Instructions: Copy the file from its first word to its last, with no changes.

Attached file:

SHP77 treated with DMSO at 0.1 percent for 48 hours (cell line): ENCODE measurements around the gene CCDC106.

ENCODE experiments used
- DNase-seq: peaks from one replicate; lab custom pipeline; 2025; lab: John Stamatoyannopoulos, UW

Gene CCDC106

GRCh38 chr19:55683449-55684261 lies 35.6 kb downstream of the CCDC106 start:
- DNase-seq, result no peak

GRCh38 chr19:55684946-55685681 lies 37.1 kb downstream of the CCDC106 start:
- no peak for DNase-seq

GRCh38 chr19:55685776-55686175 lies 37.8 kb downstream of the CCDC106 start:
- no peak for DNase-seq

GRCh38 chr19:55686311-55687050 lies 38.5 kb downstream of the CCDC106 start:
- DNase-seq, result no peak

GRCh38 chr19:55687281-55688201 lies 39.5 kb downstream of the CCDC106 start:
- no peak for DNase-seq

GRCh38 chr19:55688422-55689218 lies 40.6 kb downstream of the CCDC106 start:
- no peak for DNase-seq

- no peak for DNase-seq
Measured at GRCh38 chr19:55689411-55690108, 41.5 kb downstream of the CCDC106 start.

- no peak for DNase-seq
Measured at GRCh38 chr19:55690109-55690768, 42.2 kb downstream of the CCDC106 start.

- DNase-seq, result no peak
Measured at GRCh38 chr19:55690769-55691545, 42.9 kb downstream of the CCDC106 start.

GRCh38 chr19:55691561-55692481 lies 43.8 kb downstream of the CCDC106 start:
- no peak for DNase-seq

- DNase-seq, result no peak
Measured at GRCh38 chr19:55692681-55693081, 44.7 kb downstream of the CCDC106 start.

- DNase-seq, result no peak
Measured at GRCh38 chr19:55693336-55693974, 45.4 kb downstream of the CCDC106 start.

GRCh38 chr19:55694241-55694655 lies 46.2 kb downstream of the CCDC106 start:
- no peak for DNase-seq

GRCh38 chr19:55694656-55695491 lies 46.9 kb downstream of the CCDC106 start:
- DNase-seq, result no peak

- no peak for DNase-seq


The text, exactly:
SHP77 treated with DMSO at 0.1 percent for 48 hours (cell line): ENCODE measurements around the gene CCDC106.

ENCODE experiments used
- DNase-seq: peaks from one replicate; lab custom pipeline; 2025; lab: John Stamatoyannopoulos, UW

Gene CCDC106

GRCh38 chr19:55683449-55684261 lies 35.6 kb downstream of the CCDC106 start:
- DNase-seq, result no peak

GRCh38 chr19:55684946-55685681 lies 37.1 kb downstream of the CCDC106 start:
- no peak for DNase-seq

GRCh38 chr19:55685776-55686175 lies 37.8 kb downstream of the CCDC106 start:
- no peak for DNase-seq

GRCh38 chr19:55686311-55687050 lies 38.5 kb downstream of the CCDC106 start:
- DNase-seq, result no peak

GRCh38 chr19:55687281-55688201 lies 39.5 kb downstream of the CCDC106 start:
- no peak for DNase-seq

GRCh38 chr19:55688422-55689218 lies 40.6 kb downstream of the CCDC106 start:
- no peak for DNase-seq

- no peak for DNase-seq
Measured at GRCh38 chr19:55689411-55690108, 41.5 kb downstream of the CCDC106 start.

- no peak for DNase-seq
Measured at GRCh38 chr19:55690109-55690768, 42.2 kb downstream of the CCDC106 start.

- DNase-seq, result no peak
Measured at GRCh38 chr19:55690769-55691545, 42.9 kb downstream of the CCDC106 start.

GRCh38 chr19:55691561-55692481 lies 43.8 kb downstream of the CCDC106 start:
- no peak for DNase-seq

- DNase-seq, result no peak
Measured at GRCh38 chr19:55692681-55693081, 44.7 kb downstream of the CCDC106 start.

- DNase-seq, result no peak
Measured at GRCh38 chr19:55693336-55693974, 45.4 kb downstream of the CCDC106 start.

GRCh38 chr19:55694241-55694655 lies 46.2 kb downstream of the CCDC106 start:
- no peak for DNase-seq

GRCh38 chr19:55694656-55695491 lies 46.9 kb downstream of the CCDC106 start:
- DNase-seq, result no peak

- no peak for DNase-seq